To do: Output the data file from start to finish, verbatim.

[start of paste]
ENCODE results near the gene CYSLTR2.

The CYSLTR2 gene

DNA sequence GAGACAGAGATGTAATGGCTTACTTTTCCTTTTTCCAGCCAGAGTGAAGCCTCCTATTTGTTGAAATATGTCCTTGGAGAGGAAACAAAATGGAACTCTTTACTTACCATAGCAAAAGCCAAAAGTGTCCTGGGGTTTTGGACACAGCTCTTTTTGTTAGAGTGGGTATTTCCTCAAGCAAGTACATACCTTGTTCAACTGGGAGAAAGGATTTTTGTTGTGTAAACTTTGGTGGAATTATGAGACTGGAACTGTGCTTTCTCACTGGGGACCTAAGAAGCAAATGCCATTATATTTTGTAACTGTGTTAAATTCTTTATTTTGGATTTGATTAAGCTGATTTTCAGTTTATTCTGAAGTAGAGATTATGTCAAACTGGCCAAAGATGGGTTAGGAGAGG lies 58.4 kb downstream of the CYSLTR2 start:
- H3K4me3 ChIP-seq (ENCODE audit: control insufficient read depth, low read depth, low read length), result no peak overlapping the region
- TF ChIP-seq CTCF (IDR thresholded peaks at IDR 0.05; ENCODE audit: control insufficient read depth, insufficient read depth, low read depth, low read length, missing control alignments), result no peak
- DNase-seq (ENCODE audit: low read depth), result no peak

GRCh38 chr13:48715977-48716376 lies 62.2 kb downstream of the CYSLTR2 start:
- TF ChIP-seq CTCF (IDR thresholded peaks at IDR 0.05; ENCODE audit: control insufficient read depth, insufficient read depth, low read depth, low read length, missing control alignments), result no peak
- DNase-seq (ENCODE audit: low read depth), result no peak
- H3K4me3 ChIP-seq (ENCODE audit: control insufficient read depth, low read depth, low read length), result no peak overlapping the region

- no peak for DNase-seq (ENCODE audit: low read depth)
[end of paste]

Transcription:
ENCODE results near the gene CYSLTR2.

The CYSLTR2 gene

DNA sequence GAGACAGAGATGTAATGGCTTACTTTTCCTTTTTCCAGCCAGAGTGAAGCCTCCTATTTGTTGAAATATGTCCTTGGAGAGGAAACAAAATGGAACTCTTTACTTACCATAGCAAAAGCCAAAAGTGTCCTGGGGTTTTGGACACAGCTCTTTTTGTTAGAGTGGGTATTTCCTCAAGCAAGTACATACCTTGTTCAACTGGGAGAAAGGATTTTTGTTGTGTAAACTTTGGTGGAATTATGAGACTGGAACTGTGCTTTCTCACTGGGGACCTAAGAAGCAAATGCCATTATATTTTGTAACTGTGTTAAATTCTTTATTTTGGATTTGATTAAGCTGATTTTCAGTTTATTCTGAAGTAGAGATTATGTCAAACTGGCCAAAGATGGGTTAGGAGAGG lies 58.4 kb downstream of the CYSLTR2 start:
- H3K4me3 ChIP-seq (ENCODE audit: control insufficient read depth, low read depth, low read length), result no peak overlapping the region
- TF ChIP-seq CTCF (IDR thresholded peaks at IDR 0.05; ENCODE audit: control insufficient read depth, insufficient read depth, low read depth, low read length, missing control alignments), result no peak
- DNase-seq (ENCODE audit: low read depth), result no peak

GRCh38 chr13:48715977-48716376 lies 62.2 kb downstream of the CYSLTR2 start:
- TF ChIP-seq CTCF (IDR thresholded peaks at IDR 0.05; ENCODE audit: control insufficient read depth, insufficient read depth, low read depth, low read length, missing control alignments), result no peak
- DNase-seq (ENCODE audit: low read depth), result no peak
- H3K4me3 ChIP-seq (ENCODE audit: control insufficient read depth, low read depth, low read length), result no peak overlapping the region

- no peak for DNase-seq (ENCODE audit: low read depth)